fbpx
 

By now, most are feeling the onset of cabin fever, but luckily people and organizations are getting creative and figuring out ways to stay social. As reported earlier this week by Native News Online, those looking to link up with people from across the map are invited to join the Association on American Indian Affairs’ live stream today. The #SHAREHEALING stream, which welcomes all, encourages everyone to “come together—from our homes or a quiet place with physical distance from others—to share 20 minutes in prayer, good thoughts and unity of spirit.”

For those wanting to tune in, here are the times by region: 5 p.m. Eastern, 4 p.m. Mountain, 3 p.m. Central, 2 p.m. Pacific, 1 p.m. Alaska and 11 a.m. Hawaii time.

The association is also asking people to reach out to them online during these challenging times. A recent statement asked their followers to: “Please share, if it is appropriate, what you are doing to pray, meditate, or share healing thoughts on social media by posting with #ShareHealing and by tagging us on [on social media] … Let us join together to #ShareHealing [and] to send thoughts of healing and health during this uneasy and fearful time.”

For information on how to view #SHAREHEALING, follow them on Facebook, here. Follow the A.A.I.A. online at: Facebook: @AssociationAmericanIndianAffairs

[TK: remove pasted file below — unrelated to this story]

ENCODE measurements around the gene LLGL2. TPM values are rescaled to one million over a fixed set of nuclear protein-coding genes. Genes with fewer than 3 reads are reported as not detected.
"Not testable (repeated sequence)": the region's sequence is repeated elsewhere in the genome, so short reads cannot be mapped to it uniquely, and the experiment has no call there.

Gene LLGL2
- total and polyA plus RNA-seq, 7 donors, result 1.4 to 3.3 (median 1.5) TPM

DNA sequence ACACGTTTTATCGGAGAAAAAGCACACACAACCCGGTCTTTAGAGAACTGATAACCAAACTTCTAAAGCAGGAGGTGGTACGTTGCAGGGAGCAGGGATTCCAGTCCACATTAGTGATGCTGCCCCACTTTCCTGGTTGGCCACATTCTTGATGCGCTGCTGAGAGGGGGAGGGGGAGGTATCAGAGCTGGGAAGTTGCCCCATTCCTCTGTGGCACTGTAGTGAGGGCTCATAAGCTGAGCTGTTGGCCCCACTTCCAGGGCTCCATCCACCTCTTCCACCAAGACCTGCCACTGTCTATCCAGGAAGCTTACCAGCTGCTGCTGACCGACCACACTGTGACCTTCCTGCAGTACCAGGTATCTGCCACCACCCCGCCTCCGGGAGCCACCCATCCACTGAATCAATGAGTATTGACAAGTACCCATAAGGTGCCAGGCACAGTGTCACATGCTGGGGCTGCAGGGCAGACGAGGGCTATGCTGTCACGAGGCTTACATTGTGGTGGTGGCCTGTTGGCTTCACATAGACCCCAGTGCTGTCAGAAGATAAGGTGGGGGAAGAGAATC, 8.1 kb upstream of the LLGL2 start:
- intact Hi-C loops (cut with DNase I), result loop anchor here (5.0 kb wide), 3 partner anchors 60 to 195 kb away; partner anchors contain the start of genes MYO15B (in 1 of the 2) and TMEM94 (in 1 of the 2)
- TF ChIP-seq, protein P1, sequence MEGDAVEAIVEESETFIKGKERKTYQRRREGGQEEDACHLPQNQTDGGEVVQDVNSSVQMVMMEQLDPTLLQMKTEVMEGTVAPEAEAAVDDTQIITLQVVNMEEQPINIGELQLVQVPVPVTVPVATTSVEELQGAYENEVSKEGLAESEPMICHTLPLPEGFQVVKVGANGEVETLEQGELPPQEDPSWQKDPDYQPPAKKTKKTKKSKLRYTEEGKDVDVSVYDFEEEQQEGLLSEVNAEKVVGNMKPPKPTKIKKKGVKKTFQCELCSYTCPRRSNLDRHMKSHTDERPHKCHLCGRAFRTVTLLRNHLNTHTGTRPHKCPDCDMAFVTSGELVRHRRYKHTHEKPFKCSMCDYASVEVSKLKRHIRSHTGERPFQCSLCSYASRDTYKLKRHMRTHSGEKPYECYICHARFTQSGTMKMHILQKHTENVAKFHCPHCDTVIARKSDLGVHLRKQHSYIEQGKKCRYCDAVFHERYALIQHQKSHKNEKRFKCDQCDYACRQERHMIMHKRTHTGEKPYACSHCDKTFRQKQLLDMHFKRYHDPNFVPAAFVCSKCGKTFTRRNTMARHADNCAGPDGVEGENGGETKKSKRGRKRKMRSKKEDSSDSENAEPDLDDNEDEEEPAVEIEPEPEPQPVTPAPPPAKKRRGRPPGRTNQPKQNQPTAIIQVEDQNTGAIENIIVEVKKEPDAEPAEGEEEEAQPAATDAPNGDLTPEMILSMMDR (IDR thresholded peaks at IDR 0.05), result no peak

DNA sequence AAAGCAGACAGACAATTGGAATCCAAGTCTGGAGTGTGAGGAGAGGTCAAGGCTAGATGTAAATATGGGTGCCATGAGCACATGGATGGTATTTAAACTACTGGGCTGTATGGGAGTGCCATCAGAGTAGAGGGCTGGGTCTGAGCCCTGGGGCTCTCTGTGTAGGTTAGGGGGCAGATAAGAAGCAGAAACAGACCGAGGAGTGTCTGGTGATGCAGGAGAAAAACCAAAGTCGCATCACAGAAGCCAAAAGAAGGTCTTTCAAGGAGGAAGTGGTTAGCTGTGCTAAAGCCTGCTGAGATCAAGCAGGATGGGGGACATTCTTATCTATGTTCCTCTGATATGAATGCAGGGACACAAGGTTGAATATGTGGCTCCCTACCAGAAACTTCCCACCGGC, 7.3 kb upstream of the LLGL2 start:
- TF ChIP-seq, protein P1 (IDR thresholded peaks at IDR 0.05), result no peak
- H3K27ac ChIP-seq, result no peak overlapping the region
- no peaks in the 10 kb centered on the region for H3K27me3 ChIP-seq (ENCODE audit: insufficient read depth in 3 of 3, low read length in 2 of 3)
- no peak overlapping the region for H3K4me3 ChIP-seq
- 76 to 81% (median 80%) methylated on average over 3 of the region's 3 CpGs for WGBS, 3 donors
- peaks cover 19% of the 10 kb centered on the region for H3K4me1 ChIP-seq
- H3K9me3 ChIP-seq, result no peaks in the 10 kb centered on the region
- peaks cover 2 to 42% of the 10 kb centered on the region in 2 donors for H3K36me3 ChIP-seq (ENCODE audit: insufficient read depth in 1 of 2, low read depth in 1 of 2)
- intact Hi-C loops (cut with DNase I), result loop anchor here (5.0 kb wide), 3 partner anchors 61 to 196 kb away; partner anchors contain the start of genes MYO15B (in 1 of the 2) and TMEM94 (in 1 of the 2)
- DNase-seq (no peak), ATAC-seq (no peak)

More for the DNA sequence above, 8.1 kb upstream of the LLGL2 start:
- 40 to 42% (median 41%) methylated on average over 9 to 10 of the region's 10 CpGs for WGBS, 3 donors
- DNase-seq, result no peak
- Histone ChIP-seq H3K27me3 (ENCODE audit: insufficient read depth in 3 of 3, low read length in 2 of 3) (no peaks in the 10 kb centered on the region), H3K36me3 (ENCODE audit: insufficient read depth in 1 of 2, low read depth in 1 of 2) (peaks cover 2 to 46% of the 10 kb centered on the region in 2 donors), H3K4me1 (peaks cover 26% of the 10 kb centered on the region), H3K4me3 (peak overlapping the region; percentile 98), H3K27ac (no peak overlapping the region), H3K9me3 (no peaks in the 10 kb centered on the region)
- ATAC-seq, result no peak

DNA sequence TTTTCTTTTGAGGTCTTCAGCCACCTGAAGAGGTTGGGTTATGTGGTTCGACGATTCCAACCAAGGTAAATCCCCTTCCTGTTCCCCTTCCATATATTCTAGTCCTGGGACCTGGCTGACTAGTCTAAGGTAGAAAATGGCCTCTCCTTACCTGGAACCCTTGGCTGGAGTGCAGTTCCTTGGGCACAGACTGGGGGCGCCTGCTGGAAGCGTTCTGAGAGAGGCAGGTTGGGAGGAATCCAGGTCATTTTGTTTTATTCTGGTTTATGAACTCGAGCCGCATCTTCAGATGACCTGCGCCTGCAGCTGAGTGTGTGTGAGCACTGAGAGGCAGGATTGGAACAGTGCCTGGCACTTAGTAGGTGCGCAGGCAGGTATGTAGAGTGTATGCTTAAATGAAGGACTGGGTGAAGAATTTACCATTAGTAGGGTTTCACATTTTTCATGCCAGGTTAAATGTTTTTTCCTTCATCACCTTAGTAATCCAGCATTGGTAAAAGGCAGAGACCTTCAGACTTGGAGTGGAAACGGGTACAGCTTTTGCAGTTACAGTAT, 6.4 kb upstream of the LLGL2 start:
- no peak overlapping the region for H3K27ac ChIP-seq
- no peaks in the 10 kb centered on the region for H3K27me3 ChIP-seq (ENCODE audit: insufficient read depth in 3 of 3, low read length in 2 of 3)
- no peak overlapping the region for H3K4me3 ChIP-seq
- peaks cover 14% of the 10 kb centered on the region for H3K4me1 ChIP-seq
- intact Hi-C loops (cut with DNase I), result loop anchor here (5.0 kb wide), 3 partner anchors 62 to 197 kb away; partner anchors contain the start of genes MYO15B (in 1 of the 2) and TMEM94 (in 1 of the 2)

Twitter: @IndianAffairs

Instagram: @AssocIndianAffairs

More Stories Like This

Tribal Business News Round Up: Sept. 26
A Year Later, Myron Dewey’s Family Waits for Justice
Two National Native American Organizations to Address International Trade for Indian Country at World Trade Organization Forum in Geneva
Native News Weekly (September 25, 2022): D.C. Briefs
Rep. Mary Sattler Peltola Hits the Ground Running: Her First Bill Introduced Clears Committee Two Days Later

Do you appreciate a Native perspective on the news? 

For the past decade-plus, we’ve covered the important Indigenous stories that are often overlooked by other media. From the protests at Standing Rock and the toppling of colonizer statues during the racial equity protests, to the ongoing epidemic of Murdered and Missing Indigenous Women (MMIW) and the past-due reckoning related to assimilation, cultural genocide and Indian Boarding Schools, we have been there to provide a Native perspective and elevate Native voices.

Our news is free for everyone to read, but it is not free to produce. That’s why we’re asking you to make a donation this month to help support our efforts. Any contribution — big or small — helps us remain a force for change in Indian Country and continue telling the stories that are so often ignored, erased or overlooked.  Most often, our donors make a one-time gift of $20 or more, while many choose to make a recurring monthly donation of $5 or $10.  Whatever you can do, it helps fund our Indigenous-led newsroom and our ability to cover Native news. 

Donate to Native News Online today and support independent Indigenous journalism. Thank you. 

About The Author
Author: Rich TupicaEmail: This email address is being protected from spambots. You need JavaScript enabled to view it.